The Securities and Exchange Commission declared war Tuesday on the widespread practice of brokers receiving payments from mutual fund companies to push their funds and not telling investors about the payments.
The SEC’s director of market regulation, Annette Nazareth, said at a news conference that two new rules would be proposed at today’s regular commission meeting.
One would require brokers to disclose the so-called revenue sharing agreements with mutual fund companies at the time of sale. The disclosure must be in dollar terms and the percent of assets.
The second rule would require even more disclosure on the investor’s confirmation statement. It would require the broker compare the payments to industry norms for such payments.
The rules couldn’t go into effect until after a comment period and final SEC action.
The proposed rules come after a nine-month SEC inquiry found 14 of 15 brokerage firms received cash from mutual fund companies and 13 of the 15 brokers pushed funds that made such payments.
About half the brokerages paid their brokers more for selling in-house funds or funds making payments.
Only about half the brokerage firms disclosed the payments to customers. And those disclosures ran from generic statements that payments may have been received to more specific references.
SEC investigators found the payments ranged from 5 to 40 basis points (a basis point is one-hundredth of a percent) on sales and up to 25 basis points in assets annually.
That means on a mutual fund sale of $100,000, the broker could get as much as $400 plus up to $250 annually if the investor held the fund.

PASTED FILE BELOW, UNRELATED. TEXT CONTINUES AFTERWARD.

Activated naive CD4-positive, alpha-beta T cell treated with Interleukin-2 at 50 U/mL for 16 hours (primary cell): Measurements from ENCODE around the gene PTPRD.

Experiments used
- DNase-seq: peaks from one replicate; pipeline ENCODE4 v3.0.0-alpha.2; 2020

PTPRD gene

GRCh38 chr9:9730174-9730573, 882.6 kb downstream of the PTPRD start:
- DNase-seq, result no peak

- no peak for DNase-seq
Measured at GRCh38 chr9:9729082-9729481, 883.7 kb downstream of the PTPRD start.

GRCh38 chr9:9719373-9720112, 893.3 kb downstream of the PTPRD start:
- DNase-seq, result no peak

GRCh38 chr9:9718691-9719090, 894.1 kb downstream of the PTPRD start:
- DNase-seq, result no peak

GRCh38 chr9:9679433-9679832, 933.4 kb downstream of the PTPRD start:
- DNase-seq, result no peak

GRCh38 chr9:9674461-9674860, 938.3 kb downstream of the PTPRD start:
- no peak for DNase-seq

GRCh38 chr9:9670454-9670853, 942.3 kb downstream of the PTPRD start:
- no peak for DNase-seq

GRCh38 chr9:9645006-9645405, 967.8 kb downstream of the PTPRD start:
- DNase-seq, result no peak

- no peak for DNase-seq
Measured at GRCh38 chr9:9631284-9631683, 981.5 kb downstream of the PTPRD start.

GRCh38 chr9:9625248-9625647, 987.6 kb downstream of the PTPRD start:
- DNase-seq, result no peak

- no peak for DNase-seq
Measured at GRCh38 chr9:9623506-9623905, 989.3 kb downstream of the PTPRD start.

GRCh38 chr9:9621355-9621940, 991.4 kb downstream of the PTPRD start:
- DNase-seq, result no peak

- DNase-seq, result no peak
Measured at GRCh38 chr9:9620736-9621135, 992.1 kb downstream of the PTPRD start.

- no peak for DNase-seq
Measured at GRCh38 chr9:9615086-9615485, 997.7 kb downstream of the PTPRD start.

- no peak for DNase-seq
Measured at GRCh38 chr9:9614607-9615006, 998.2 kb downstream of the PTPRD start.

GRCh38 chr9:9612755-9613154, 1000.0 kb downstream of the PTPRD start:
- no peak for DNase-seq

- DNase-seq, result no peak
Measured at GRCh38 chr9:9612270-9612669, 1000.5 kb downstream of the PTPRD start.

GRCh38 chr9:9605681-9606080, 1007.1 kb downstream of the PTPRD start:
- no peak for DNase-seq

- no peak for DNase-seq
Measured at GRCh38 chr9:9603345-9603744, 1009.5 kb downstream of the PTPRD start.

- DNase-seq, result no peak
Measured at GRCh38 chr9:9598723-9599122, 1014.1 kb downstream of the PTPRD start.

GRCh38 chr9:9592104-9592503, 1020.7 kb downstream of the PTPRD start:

The payments are made for providing “shelf space” on fund supermarkets operated by brokers such as Charles Schwab and Fidelity Investments. Or they may be for access to the broker’s sales staff or to get on broker’s recommended list.
Stephen Cutler, the SEC’s enforcement director, said he has eight on-going investigations into brokers and 12 investigations into mutual fund companies for failing to disclose the payments.
He declined to name any of the companies under investigation.
Last November, Morgan Stanley agreed to pay $50 million to settle SEC charges that it didn’t disclose to customers payments it received from mutual fund companies.
The SEC’s new cause marks the first time the national Wall Street watchdog has beat to the punch New York Attorney General Eliot Spitzer in a major thrust against the financial services industry.
John Collins, a spokesman for the Investment Company Institute, said the industry group for years has urged the National Association of Securities Dealers to require disclosure of payments by mutual fund companies to brokers. But the regulation hasn’t been adopted.
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